Monday, September 18, 2006

Back to PA

Well, heading back to Pennsylvania tomorrow for one of my 6-8 weeks-ish trips. When I first starting doing this in 1987, I could go round trip for $44. Now, it’s $84. Then again, I’m also taking the bus straight to my town, as opposed to getting off at one of the main stops (Hazleton – about half an hour north on Route 81), which tacks on a few dollars both ways. But the price really has gone up. Burns me that there are round-trip buses out of Reading (about an hour south) for $40, total. Just have to grin and bear it.

I think back then in the late 80s, I envisioned myself having a car to make this trip somewhere down the road – in my 30s somewhere? But I’ve come to realize having a car tends to be a real hassle in New York. I’d never use it during the week, save to change the sides of the street to avoid being ticketed on street-cleaning days. I’d have to watch over to it to make sure it didn’t get stolen, broken into, vandalized, towed or otherwise messed with. It would come in handy on weekends, and surely for trips like this. But when you factor in all that negative stuff, on top of the outrageous New York state auto insurance, gas prices, repair, inspection – and worst of all, simply driving around New York – I can live without it.

So, when I get back there, you better believe I get behind the wheel of my mother’s car every chance I get. Love driving back there, despite the unignorable fact that drivers tend to be just as bad there, save there’s simply far less of them to deal with. Can’t begin to tell you of all the times I get tailgated doing 50 in a 45 zone, and this is only driving once every six weeks – if I had that happen to me all the time, I’d be murderous. I don’t know how people think life works. You ride my ass like that, I’m not going to speed up. I’m going to make it a point to you that you have no control over me. So either back off, or grow a set of balls and pass me out (which never seems to happen … I don’t get it … you’re a speed-demon badass … pass me out already … isn’t your middle name “Danger”?).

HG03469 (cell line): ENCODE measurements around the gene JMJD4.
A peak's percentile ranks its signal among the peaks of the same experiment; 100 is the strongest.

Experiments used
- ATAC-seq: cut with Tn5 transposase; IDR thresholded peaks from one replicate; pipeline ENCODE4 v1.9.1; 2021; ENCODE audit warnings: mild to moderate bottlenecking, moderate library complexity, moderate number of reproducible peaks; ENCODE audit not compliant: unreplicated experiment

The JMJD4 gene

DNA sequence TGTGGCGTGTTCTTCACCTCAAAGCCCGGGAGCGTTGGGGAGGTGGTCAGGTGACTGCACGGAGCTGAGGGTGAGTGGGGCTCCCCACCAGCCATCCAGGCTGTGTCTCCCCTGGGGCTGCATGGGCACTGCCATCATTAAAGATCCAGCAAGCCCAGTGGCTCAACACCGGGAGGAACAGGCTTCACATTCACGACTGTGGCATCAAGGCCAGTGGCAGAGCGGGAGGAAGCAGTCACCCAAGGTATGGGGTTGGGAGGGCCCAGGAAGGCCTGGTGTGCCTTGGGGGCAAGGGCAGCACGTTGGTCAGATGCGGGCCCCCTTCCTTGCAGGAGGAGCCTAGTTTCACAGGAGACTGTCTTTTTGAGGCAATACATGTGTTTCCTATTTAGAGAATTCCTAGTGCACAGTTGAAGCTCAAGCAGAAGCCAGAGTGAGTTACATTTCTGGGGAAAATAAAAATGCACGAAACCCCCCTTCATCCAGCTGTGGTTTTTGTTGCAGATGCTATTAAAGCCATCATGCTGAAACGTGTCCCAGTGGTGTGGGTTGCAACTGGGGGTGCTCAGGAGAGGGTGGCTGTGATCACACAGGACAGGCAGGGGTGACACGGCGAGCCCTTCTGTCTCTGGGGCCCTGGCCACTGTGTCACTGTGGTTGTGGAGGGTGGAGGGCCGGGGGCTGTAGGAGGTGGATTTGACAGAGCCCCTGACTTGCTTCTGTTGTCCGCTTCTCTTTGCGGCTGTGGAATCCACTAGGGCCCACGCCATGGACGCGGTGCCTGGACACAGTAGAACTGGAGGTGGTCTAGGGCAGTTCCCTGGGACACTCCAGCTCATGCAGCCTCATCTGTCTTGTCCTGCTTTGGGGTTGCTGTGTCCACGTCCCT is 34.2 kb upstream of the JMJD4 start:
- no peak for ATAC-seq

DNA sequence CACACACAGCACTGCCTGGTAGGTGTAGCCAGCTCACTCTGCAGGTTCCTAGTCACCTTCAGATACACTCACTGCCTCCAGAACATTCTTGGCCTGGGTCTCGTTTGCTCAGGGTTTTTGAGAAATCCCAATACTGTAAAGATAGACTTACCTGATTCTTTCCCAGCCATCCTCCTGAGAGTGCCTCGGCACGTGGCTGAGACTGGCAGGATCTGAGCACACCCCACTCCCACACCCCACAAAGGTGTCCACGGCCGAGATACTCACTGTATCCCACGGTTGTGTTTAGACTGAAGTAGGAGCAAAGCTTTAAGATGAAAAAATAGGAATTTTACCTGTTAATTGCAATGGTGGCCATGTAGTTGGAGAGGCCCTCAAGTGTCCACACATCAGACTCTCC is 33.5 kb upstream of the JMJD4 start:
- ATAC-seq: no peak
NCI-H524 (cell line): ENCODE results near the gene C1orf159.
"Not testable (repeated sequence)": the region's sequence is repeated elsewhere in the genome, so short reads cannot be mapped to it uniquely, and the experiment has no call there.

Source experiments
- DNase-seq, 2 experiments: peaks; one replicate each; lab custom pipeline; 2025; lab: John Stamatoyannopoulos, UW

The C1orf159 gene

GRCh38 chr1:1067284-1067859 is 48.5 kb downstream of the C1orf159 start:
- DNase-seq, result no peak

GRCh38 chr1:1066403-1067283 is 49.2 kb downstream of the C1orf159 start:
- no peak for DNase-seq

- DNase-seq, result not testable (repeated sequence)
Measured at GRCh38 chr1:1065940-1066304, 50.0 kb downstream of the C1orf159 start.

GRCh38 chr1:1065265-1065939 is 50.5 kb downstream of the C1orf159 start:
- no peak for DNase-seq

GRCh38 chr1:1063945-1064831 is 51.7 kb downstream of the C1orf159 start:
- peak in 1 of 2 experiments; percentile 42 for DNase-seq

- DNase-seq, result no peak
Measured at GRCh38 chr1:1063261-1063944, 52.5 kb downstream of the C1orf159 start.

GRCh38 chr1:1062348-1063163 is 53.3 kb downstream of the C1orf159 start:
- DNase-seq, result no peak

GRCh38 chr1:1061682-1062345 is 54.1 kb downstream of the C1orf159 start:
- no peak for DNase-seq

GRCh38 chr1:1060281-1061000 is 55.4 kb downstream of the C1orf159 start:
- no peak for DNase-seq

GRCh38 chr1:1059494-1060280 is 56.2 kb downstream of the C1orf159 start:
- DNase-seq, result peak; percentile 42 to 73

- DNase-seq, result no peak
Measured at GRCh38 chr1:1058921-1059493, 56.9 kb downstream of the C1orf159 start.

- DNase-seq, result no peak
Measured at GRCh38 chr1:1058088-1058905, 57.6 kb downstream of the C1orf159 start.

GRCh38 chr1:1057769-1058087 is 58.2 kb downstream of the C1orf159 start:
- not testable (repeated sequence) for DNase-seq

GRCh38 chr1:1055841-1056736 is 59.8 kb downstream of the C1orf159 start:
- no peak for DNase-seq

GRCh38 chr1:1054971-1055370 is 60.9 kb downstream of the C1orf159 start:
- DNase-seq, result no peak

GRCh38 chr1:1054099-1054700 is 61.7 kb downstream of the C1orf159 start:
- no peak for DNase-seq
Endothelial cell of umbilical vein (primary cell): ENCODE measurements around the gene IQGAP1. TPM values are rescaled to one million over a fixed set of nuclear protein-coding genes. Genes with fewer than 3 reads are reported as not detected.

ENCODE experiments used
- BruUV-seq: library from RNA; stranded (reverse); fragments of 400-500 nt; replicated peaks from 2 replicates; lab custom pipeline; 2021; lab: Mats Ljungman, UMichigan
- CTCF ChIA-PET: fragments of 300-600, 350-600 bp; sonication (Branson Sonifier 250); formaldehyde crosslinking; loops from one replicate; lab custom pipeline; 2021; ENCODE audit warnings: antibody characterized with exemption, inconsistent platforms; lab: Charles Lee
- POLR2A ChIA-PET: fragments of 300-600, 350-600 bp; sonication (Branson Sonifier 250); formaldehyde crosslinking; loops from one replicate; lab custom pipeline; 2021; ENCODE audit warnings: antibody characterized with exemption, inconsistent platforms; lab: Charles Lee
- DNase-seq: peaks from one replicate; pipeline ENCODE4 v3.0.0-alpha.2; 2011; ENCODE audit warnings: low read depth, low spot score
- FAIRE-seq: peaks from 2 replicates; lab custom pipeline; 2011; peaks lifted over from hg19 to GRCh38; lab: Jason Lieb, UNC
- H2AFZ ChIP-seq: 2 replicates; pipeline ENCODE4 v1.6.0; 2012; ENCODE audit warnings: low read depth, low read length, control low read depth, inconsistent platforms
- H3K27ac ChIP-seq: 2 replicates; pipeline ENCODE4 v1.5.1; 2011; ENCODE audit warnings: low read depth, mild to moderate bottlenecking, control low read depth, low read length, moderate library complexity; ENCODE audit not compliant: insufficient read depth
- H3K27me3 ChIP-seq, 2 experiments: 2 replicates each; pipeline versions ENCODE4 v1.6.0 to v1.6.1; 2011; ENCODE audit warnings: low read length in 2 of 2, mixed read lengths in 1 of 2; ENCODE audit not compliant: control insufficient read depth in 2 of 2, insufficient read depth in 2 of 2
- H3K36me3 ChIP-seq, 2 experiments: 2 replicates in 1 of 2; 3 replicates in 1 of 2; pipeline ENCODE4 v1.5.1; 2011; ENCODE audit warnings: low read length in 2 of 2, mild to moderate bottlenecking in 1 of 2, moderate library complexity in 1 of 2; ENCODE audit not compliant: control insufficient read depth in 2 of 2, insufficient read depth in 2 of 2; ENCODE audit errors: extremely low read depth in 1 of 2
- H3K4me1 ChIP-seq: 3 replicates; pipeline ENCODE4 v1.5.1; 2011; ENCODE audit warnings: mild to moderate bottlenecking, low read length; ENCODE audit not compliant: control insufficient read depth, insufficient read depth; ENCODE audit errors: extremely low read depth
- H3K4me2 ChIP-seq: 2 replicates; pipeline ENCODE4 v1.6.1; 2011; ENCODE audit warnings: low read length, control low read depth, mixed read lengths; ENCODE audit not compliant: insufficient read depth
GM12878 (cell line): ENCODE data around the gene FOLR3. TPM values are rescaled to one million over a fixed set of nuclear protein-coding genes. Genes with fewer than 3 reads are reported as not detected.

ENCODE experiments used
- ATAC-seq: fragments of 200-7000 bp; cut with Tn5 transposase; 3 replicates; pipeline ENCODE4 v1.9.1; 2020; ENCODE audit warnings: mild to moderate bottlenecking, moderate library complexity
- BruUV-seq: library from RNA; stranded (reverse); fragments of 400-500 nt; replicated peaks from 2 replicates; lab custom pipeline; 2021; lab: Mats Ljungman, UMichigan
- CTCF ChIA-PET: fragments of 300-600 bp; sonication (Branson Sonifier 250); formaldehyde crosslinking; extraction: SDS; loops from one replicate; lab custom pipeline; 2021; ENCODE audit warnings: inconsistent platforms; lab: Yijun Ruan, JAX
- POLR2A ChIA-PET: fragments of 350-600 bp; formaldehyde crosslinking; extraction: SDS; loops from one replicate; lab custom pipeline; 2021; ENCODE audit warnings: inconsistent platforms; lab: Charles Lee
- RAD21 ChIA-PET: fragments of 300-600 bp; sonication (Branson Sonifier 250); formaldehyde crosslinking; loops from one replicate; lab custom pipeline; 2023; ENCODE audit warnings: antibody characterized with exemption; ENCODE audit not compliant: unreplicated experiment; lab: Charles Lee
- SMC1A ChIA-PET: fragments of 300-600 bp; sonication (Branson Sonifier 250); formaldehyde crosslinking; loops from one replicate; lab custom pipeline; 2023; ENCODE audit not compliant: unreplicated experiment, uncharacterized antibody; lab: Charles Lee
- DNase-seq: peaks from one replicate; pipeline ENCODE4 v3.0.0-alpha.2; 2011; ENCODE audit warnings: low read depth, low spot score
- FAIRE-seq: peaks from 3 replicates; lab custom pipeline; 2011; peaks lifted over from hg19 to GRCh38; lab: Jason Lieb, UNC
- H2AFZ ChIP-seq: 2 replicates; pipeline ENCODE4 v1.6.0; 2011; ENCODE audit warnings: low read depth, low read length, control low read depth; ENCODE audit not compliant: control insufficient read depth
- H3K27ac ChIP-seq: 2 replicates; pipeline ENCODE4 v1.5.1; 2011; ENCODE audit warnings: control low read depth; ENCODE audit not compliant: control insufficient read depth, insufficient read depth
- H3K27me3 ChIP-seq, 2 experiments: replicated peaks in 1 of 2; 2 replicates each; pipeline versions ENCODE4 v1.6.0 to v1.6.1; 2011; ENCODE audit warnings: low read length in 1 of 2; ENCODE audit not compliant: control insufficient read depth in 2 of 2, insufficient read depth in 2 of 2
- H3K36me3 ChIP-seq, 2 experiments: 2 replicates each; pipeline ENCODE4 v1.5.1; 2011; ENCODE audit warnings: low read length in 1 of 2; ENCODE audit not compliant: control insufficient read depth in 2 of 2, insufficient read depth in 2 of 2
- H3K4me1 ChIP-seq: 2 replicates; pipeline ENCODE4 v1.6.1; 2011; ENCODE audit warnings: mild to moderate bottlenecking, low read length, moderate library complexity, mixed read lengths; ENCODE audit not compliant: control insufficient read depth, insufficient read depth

Her car only has a radio, which isn’t that much of a drag as there’s a pretty solid 70s station I always find. Invariably, this time of year, I often hear Bob Seger’s “Night Moves” on the radio, and there’s nothing like hearing that song riding home on a September night. Fuckin’ Seger rules! (Then again, I made the mistake of buying his new album … “ruled” might be more grammatically accurate.)

I also can’t help but notice a pox on the land in terms of McMansions springing up all over the place. I hate the sight of these things – the cheesy faux classical architecture and such. Just the most gaudy looking pieces of shit to blot out the American landscape in the past decade. About the only good thing I can say about them is people back there don’t make the houses take up every inch of the property, as they’re doing in the suburbs around here, which is just so mind-blowingly awful to see, you have to wonder if these people are mentally disturbed to wipe out their front and backyards to expand these trashy little fortresses.

In terms of drinks, forget it, I’ve really curtailed my use from visits in my 20s and 30s. There’s a real gestapo mentality in Pennsylvania regarding sobriety check points which I find borderline fascistic – whatever happened to cops doing their job and simply being alert to bad drivers on the highway? Forget about cutting back – the prospect of getting snared in one of these things makes me not want to drink at all – and I often don’t when I go back there.

But back in my 20s, christ, things got strange on a regular basis. We still had Lil’s Valley Tavern at the edge of our town, which had been a sleepy little redneck bar when we were growing up, but somehow caught on a semi-hip bar in the early 90s. It was fun to go out there on a Friday night, about a 30-second drive, and hang out, often getting blotto. (I remember the night I played air guitar on a pool cue to Night Ranger’s Greatest Hits on the jukebox. And damned if I didn’t buy the thing for $0.50 on when I got back to New York.)

If any of us had gotten DUIed driving the few hundred yards home, we would have deserved it. Hell, push came to shove, we could have walked home and been there in five minutes. (There was that infamous night I missed when someone’s headlights came across our neighbor JB taking a shit by the side of the road at two in the morning – apparently, too hammered and ready-to-go to make it home.) Most good drinking stories involve blood, feces and vomit – we’ve all got them, so I’ll spare you mine. Lil’s inexplicably shut down by the late 90s – probably more bad management than anything, as they were making money hand over fist. Used to think it would be cool to own a bar, but think about it, slow nights, spotty employees, serving alcoholic customers and just the constant buzz of people getting strange and often doing bad shit. That stops being cool after awhile.